One of the most interesting aspects is how the staffers view campaigning – they’re professionals, not activists, and they can’t get emotionally attached to the politics. In one scene, Jemmons points out how a real pro shouldn’t get caught up in “true believerism”:

The movie is also delightfully humorous - at least at the start. As the film goes on, Burton is more and more asked to cross lines into morally grey territory. As Stanton tells him at the end, when he’s concerned about all the ethically challenging parts of campaigning:

“This is the price you pay to lead. You don’t think that Abraham Lincoln was a whore before he was president? He had to tell his little stories and smile his [expletive]-eating back-country grin. And he did it just so he would one day have the opportunity to stand in front of the nation and appeal to the better angels of our nature.”

“Primary Colors” combines it all - political accuracy, entertainment, and watching it forces you to think about what code you must carry as (what Aristotle called) a political animal.

If you haven’t seen it, rent it right away.

2) “The Candidate” (1972)

Screenplay by: Jeremy Larner
Produced by: Walter Coblenz
Directed by: Michael Ritchie

Written by a speechwriter for Sen. Eugene McCarthy during his presidential campaign, “The Candidate” focuses on a California Senate race between Democrat Bill McKay (Robert Redford) and Republican incumbent Crocker Jarmon (Don Porter).

Watch the original trailer:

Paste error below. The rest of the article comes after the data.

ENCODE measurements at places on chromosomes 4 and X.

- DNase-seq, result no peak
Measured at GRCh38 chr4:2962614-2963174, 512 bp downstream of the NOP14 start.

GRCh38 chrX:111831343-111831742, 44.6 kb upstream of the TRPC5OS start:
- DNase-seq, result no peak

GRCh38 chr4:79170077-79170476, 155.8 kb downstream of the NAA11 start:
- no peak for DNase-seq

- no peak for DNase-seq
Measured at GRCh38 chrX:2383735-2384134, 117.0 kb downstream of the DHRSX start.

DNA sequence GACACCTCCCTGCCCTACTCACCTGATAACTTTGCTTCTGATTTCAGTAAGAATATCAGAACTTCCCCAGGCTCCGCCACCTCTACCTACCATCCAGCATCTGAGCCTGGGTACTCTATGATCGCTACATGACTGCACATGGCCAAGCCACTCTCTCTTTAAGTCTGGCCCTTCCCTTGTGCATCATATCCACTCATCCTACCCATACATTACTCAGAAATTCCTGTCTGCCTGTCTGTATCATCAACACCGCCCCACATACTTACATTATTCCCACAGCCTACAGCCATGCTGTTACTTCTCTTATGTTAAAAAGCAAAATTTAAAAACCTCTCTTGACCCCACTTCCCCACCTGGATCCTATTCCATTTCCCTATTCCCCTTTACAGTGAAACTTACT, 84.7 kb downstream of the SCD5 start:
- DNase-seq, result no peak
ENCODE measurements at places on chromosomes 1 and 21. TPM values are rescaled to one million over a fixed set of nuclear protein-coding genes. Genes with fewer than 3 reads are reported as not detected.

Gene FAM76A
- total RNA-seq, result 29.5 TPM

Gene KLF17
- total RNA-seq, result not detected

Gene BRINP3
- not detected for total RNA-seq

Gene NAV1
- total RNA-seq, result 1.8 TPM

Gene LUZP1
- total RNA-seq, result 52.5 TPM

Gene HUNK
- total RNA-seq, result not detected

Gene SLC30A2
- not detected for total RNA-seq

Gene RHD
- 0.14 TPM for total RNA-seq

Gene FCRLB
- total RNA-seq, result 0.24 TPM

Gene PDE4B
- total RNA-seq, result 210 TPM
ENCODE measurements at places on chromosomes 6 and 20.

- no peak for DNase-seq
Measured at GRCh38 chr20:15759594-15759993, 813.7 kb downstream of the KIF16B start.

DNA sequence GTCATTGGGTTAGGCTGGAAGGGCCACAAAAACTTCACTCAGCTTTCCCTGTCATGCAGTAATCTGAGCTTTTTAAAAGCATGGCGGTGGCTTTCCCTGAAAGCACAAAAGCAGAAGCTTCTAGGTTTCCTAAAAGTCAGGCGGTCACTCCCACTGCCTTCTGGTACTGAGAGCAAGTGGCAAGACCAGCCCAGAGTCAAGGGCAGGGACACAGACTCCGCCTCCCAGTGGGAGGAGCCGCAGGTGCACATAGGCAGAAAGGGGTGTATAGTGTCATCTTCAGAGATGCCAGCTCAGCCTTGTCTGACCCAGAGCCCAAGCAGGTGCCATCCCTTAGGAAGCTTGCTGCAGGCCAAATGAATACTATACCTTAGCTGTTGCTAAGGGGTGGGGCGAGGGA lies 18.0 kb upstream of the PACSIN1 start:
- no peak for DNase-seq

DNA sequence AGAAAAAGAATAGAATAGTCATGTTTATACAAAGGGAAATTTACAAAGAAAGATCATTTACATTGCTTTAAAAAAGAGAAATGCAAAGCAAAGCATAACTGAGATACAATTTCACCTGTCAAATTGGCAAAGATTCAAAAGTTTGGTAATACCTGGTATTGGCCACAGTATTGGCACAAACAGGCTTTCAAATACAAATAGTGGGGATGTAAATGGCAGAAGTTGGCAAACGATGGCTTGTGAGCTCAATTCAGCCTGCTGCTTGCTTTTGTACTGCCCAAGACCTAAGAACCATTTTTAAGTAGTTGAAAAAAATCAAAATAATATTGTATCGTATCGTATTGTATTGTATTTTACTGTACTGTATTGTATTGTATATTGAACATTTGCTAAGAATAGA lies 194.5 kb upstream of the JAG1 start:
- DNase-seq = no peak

Political consultant Marvin Lucas (Peter Boyle) goes to California to recruit a candidate he figures doesn’t have a chance, but will pay the bills through the election cycle. He convinces McKay to run, with the understanding that he’ll lose, and thus can say whatever he wants. As the race goes on, it becomes clear that he has a shot of winning, and the campaign becomes more and more about toning down McKay’s strong liberalism.

Message is the primary topic of this film. Early on, we see how McKay’s experienced staff tries to frame the message in such a way that it will be appealing to the voters while not undermining the candidate’s beliefs. For example, McKay is pro-choice, but the advisors tell him to say more studies need to be done on the topic (remember in 1972 abortion was still illegal in most parts of the country, and being pro-life was the norm).

Sometimes, they simply had to come up with a line that was catchy and funny because the candidate was so liberal it could damage him. For example, when asked about where the communists should be stopped (in Vietnam or on the shores of California) one staffer suggests he say that he’ll “stop the communists before Santa Monica, because the parking there is bad enough as it is.”

While some of the campaign practices are a bit outdated (the singing, dancing McKay girls come to mind) most of the film is eerily familiar. When McKay asks why his ads aren’t about the issues early in the campaign, Lucas tells him they need to sell his face first. In other words, voters have to know who you are before they hear what exactly you stand for.